I am completely, unabashedly in love with this book. Many books claim "fans of Jane Austen will love this"  - this one lives up to the claim. It's an enchanting read that pulls you into it and carries you happily along. I loved the heroine who appeared flighty on the surface but really had a depth of character matched by few - and the hero who was a genuinely good man, struggling to find the path he was meant to be on. The book makes it clear it's not an inspirational novel, though I thought there was something to be said about the character figuring out his true calling in life; that's something many Christians struggle with. You certainly don't have to be a Christian to appreciate the book. There are no awkward sermonettes in it or anything - but the Vicar's faith is very much a part of his character, of who he is.
It was so refreshing to read a high-quality book that was clean all the way through. The author beautifully captures the romance and the passion the two characters have for each other without telling way more than I ever wanted to know. I didn't cringe or face-palm once during this book, which is becoming a rarity for me these days. The characters were intelligent and rational - likable.
Though the main storyline was a common one - I wasn't surprised by the results of the book, but there were twists and turns in the getting there. The book felt fresh, unique. I truly think it's because the characters had more depth to them than is sometimes seen in the genre. I seriously cannot wait to see what else this author releases. She has a new fan in me.
Heather from Word Menagerie (5/5 stars)

How often does a romance from the past and across the pond ride the edge of completely romantic, completely enchanting and is completely devoid of heaving bosoms and the snobbery of the Ton? Charlotte Brentwood’s The Vagabond Vicar has all of the trappings of a time in history where station, reputation and having the right pedigree are of utmost importance.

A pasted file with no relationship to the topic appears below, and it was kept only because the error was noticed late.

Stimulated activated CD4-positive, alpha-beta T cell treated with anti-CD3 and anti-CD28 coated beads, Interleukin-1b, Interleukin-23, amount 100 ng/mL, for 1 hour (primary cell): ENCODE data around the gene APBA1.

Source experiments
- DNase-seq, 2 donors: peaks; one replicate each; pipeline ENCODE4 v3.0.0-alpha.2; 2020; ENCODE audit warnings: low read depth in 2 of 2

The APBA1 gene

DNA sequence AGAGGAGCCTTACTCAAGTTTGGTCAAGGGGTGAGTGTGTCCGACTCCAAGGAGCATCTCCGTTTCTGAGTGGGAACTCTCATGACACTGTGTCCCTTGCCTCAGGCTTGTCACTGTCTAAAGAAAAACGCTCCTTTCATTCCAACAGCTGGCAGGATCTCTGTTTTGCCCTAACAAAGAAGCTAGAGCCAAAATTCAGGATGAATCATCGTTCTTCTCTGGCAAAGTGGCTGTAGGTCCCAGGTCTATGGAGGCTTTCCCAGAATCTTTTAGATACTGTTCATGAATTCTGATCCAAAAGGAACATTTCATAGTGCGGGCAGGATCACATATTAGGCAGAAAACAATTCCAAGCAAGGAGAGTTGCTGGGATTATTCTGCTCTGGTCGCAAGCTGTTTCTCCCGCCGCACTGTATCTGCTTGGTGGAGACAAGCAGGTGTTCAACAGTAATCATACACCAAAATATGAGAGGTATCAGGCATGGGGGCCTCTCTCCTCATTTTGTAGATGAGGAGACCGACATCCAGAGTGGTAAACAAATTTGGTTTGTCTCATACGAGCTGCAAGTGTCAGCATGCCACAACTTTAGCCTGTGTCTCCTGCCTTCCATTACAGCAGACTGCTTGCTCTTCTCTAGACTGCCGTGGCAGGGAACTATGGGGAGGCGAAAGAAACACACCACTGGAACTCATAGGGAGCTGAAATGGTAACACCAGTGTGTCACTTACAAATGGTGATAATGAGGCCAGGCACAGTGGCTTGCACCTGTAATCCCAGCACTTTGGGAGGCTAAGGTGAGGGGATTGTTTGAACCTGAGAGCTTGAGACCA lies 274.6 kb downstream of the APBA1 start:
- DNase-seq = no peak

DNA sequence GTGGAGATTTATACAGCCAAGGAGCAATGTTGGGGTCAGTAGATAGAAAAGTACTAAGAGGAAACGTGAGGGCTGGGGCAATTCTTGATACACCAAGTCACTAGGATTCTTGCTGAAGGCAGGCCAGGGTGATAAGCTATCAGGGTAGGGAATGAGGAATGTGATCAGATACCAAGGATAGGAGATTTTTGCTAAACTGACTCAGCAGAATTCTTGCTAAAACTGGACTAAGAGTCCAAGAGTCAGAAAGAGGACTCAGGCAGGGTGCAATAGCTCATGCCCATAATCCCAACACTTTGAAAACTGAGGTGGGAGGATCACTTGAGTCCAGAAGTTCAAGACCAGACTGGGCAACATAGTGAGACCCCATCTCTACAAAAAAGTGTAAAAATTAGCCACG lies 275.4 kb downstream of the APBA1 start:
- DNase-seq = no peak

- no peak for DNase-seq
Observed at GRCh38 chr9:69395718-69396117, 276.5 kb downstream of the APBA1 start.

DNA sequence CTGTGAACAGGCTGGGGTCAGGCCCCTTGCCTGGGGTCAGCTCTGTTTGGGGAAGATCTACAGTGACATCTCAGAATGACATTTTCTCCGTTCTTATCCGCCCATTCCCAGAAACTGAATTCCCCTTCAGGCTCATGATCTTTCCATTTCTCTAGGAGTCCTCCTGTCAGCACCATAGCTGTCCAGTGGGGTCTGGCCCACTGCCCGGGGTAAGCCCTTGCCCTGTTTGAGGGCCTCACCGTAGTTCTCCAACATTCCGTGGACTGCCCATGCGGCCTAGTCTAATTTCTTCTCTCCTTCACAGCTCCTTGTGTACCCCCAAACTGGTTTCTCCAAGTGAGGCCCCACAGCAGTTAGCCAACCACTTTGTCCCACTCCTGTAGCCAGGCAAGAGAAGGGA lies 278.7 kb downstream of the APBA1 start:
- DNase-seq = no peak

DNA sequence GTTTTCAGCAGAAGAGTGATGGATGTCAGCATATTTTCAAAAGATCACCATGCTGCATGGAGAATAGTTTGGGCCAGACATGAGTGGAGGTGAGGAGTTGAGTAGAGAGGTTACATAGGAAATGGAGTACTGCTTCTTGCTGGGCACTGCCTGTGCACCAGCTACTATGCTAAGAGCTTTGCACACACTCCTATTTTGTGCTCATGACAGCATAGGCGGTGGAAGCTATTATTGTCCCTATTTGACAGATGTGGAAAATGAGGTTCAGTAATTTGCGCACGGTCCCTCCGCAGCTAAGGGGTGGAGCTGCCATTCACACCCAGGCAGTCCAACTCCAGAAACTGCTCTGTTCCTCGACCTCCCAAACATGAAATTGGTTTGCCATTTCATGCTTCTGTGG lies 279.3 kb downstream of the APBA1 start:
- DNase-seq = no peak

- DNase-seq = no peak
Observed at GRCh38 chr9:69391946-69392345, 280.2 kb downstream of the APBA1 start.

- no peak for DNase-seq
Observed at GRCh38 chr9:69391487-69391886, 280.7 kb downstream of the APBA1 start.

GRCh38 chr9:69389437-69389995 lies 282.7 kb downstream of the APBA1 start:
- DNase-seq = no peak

Secrets, lies, scandal and misunderstandings, they are all in this delightful tale from Ms. Brentwood, as well as young love.
Want a “Mom-safe” romance to share that is warm, has tension, is driven by characters that are so very likable? Here it is, The Vagabond Vicar, a gem of a find, pure entertainment, and a trip back to a time when social proprieties could make or break a young woman.
Dii from Tome Tender (5/5 stars)

One of my favorite things about The Vagabond Vicar was Brentwood’s original story filled with interesting plot twists that kept me turning page after page... The [cover] art is simply gorgeous....The added suspense and action of the second half of the novel was the right impetus to force the characters into their own surprisingly relatable revelations and backstories... I enjoyed The Vagabond Vicar’s unique plot and characters, beautiful cover, and lovely romance. The suspense, action, and development of characters rose as the novel neared its close, bringing the ending to a touching conclusion. This is a Regency novel worth adding to your to-read list.
Katie Patchell at Austenprose (4/5 stars)

I loved this book. I find it extremely frustrating that there are so many historical romances which are merely fronts for endless, anachronistic sex scenes and so few genuinely affecting love stories like The Vagabond Vicar. A truly moral hero who holds true to what is right even though it threatens to cost him his livelihood and the woman he loves, a heroine who isn't just after a husband and who grows throughout the book into a strong, independent character, a wonderful setting and an interesting cast of supporting characters made this the best book I have read in a long time. I couldn't put it down and enjoyed a wonderful day of relaxed reading during the post Christmas period.